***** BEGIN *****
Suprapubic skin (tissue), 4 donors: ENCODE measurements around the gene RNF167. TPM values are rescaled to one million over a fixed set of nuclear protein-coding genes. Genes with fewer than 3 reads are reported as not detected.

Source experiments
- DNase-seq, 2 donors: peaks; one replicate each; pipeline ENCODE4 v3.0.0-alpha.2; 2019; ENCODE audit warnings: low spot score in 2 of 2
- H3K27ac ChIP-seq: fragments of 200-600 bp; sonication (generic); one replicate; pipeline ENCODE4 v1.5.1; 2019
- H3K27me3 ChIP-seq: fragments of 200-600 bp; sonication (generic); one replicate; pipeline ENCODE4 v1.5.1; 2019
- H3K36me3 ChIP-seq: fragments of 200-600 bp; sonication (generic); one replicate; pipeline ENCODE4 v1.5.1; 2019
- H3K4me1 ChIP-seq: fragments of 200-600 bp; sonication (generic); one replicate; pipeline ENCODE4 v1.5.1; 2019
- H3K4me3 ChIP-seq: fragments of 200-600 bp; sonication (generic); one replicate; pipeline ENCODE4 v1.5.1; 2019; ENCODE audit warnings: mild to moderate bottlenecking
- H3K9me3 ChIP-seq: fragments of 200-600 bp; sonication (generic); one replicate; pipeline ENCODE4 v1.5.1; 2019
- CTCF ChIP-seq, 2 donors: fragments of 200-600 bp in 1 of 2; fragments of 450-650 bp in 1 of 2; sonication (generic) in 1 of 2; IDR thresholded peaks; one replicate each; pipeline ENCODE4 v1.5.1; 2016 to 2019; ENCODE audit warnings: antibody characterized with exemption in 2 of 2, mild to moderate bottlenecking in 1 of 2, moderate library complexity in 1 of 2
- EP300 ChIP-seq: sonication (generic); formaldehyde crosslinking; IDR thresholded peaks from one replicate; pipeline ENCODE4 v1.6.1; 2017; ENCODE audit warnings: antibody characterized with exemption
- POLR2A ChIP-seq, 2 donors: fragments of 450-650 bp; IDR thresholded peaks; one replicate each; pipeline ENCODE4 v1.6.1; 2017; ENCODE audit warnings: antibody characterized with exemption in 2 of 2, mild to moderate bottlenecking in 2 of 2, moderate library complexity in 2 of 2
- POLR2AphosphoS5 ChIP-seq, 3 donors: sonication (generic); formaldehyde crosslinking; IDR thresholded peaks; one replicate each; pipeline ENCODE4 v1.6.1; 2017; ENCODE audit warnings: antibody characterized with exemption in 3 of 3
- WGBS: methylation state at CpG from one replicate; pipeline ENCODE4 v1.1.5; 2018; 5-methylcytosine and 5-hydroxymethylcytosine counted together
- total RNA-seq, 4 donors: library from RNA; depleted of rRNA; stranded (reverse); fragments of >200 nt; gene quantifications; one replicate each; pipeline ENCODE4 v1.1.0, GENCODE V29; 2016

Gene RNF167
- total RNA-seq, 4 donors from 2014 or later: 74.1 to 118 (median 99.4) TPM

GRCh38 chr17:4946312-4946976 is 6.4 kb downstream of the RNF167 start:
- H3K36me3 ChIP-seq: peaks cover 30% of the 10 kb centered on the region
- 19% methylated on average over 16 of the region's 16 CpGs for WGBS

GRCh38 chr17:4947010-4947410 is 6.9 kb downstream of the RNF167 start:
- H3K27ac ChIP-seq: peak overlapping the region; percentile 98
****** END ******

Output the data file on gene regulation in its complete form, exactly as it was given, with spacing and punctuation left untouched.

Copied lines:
Suprapubic skin (tissue), 4 donors: ENCODE measurements around the gene RNF167. TPM values are rescaled to one million over a fixed set of nuclear protein-coding genes. Genes with fewer than 3 reads are reported as not detected.

Source experiments
- DNase-seq, 2 donors: peaks; one replicate each; pipeline ENCODE4 v3.0.0-alpha.2; 2019; ENCODE audit warnings: low spot score in 2 of 2
- H3K27ac ChIP-seq: fragments of 200-600 bp; sonication (generic); one replicate; pipeline ENCODE4 v1.5.1; 2019
- H3K27me3 ChIP-seq: fragments of 200-600 bp; sonication (generic); one replicate; pipeline ENCODE4 v1.5.1; 2019
- H3K36me3 ChIP-seq: fragments of 200-600 bp; sonication (generic); one replicate; pipeline ENCODE4 v1.5.1; 2019
- H3K4me1 ChIP-seq: fragments of 200-600 bp; sonication (generic); one replicate; pipeline ENCODE4 v1.5.1; 2019
- H3K4me3 ChIP-seq: fragments of 200-600 bp; sonication (generic); one replicate; pipeline ENCODE4 v1.5.1; 2019; ENCODE audit warnings: mild to moderate bottlenecking
- H3K9me3 ChIP-seq: fragments of 200-600 bp; sonication (generic); one replicate; pipeline ENCODE4 v1.5.1; 2019
- CTCF ChIP-seq, 2 donors: fragments of 200-600 bp in 1 of 2; fragments of 450-650 bp in 1 of 2; sonication (generic) in 1 of 2; IDR thresholded peaks; one replicate each; pipeline ENCODE4 v1.5.1; 2016 to 2019; ENCODE audit warnings: antibody characterized with exemption in 2 of 2, mild to moderate bottlenecking in 1 of 2, moderate library complexity in 1 of 2
- EP300 ChIP-seq: sonication (generic); formaldehyde crosslinking; IDR thresholded peaks from one replicate; pipeline ENCODE4 v1.6.1; 2017; ENCODE audit warnings: antibody characterized with exemption
- POLR2A ChIP-seq, 2 donors: fragments of 450-650 bp; IDR thresholded peaks; one replicate each; pipeline ENCODE4 v1.6.1; 2017; ENCODE audit warnings: antibody characterized with exemption in 2 of 2, mild to moderate bottlenecking in 2 of 2, moderate library complexity in 2 of 2
- POLR2AphosphoS5 ChIP-seq, 3 donors: sonication (generic); formaldehyde crosslinking; IDR thresholded peaks; one replicate each; pipeline ENCODE4 v1.6.1; 2017; ENCODE audit warnings: antibody characterized with exemption in 3 of 3
- WGBS: methylation state at CpG from one replicate; pipeline ENCODE4 v1.1.5; 2018; 5-methylcytosine and 5-hydroxymethylcytosine counted together
- total RNA-seq, 4 donors: library from RNA; depleted of rRNA; stranded (reverse); fragments of >200 nt; gene quantifications; one replicate each; pipeline ENCODE4 v1.1.0, GENCODE V29; 2016

Gene RNF167
- total RNA-seq, 4 donors from 2014 or later: 74.1 to 118 (median 99.4) TPM

GRCh38 chr17:4946312-4946976 is 6.4 kb downstream of the RNF167 start:
- H3K36me3 ChIP-seq: peaks cover 30% of the 10 kb centered on the region
- 19% methylated on average over 16 of the region's 16 CpGs for WGBS

GRCh38 chr17:4947010-4947410 is 6.9 kb downstream of the RNF167 start:
- H3K27ac ChIP-seq: peak overlapping the region; percentile 98